Materials Science Division, Physical and Life Sciences Directorate Lawrence Livermore National Laboratory, Livermore, CA
Achieving an Improved Understanding of Material Evolution Under Extreme Conditions with Artificial Intelligence
Monday, April 5, 2021
Zoom Webinar Link: https://washington.zoom.us/j/98068288343
Understanding evolution of organic molecular materials (OMMs) subject to extreme temperature and pressure conditions (e.g. 1000s of K and 10s of GPa) is crucial to fields spanning astrobiology to nanomaterial fabrication. However, a confluence of challenges leaves a clear picture of the governing phenomena elusive. Experimentally, these conditions are often realized by subjecting samples to shockwaves via detonation. Ensuing material evolution is rapid (e.g., occurring over nano-to-microsecond timescales) and often highly multiscaled, where reactivity, phase separation, and material strength are determined on approximately <100, 101, and 103 nm scales, respectively; as a result, direct experimental determination of many fundamental properties is intractable. Atomistic simulations can be a powerful tool for shock experiment interpretation by both providing an atomistically-resolved view into OMM evolution and providing inputs (e.g. equation of state, chemical kinetics, etc.) necessary for larger-scale (e.g. continuum) models. However, characteristic problem scales approaching a μm and a μs preclude use of highly predictive first principles-based simulation approaches, and existing molecular mechanics-based interatomic models are generally not designed for such high temperature and pressure conditions. In this seminar, a model development and simulation approach driven by artificial intelligence will be discussed, which enables “quantum-accurate” simulation at a fraction of the computational cost. First-of-their-kind simulations of carbon monoxide that use resulting models will be presented, in which shockwave-induced chemistry was found to yield nanocarbon condensates. Ultimately, these simulations have enabled resolution of decades old questions pertaining to the early mechanisms and kinetics governing detonation nanocarbon production.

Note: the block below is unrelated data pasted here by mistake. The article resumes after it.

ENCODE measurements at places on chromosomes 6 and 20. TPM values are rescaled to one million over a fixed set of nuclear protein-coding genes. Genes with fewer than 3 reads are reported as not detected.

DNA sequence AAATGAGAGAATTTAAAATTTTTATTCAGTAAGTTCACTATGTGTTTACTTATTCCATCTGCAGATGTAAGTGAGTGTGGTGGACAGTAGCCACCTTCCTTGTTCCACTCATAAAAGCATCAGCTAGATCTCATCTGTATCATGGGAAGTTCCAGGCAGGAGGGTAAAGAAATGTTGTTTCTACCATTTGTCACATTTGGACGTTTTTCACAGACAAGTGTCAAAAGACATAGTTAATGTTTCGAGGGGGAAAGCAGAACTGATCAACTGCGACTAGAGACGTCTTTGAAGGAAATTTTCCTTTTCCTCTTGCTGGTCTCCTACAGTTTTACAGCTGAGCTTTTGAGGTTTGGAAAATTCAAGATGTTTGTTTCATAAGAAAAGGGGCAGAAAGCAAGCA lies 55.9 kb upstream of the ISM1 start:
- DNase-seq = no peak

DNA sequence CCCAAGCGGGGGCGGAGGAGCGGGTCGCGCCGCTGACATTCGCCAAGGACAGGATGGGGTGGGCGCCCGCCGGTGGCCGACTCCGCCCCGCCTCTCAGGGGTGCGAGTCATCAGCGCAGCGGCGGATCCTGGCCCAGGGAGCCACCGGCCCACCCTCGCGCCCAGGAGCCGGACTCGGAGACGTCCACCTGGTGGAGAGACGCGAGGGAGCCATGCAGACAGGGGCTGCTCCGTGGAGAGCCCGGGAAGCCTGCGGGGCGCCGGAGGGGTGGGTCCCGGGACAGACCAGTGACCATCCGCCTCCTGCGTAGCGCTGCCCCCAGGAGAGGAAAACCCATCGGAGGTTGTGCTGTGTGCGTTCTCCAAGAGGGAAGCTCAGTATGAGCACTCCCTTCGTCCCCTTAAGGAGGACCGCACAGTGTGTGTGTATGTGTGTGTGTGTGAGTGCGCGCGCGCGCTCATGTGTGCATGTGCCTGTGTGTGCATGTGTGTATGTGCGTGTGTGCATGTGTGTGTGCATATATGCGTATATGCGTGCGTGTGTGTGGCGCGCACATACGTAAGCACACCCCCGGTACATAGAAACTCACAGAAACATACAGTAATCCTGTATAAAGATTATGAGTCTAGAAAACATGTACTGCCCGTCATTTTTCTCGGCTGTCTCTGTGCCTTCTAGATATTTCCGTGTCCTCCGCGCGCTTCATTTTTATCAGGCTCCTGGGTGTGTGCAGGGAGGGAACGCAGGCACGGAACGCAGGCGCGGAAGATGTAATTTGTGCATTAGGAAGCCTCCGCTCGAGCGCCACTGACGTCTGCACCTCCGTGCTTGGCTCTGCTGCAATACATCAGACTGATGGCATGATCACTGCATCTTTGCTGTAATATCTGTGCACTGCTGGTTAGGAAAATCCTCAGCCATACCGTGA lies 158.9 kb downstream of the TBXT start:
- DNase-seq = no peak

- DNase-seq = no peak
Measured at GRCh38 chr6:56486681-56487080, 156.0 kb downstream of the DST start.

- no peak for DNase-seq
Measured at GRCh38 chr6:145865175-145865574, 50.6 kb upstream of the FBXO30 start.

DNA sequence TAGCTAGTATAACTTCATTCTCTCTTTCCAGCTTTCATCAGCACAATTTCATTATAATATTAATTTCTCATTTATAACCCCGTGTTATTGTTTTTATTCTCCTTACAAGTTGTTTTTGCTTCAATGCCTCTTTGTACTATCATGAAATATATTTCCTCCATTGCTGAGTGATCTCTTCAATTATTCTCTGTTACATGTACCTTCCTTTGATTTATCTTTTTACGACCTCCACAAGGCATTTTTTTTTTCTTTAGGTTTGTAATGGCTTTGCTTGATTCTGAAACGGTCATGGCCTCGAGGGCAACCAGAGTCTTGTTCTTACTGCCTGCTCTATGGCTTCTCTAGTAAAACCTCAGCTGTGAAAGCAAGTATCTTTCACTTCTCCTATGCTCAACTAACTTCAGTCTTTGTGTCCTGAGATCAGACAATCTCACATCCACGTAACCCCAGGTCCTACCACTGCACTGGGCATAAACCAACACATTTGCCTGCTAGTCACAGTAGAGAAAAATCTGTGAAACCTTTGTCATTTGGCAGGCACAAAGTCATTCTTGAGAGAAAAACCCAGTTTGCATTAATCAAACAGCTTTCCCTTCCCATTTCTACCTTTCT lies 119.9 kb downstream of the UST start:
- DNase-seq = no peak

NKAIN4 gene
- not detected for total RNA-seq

This work is performed under the auspices of the U.S. Department of Energy by Lawrence Livermore National Laboratory under Contract DE-AC52-07NA27344. LLNL-ABS-815611.
Rebecca received her B.S. in Chemical Engineering from Wayne State University and her M.S. and Ph.D. in Chemical Physics from the University of Minnesota, Twin Cities. She was a postdoctoral researcher at Lawrence Livermore National Laboratory (LLNL), where she is currently a Staff Research Scientist. Her work in computational chemistry, for which applications have spanned sorption in soft materials, possible mechanisms for the origins of life, and detonation synthesis of unusual carbon nanoparticles, has been underpinned by a strong interest in developing tools enabling work in previously inaccessible problem spaces. Her efforts were recently recognized through a LLNL Physical and Life Sciences Directorate Research Award. In addition to her work in computational chemistry, she leverages data science and machine learning tools to aid in interpretation of large experimental datasets and to develop age-aware material performance models from them.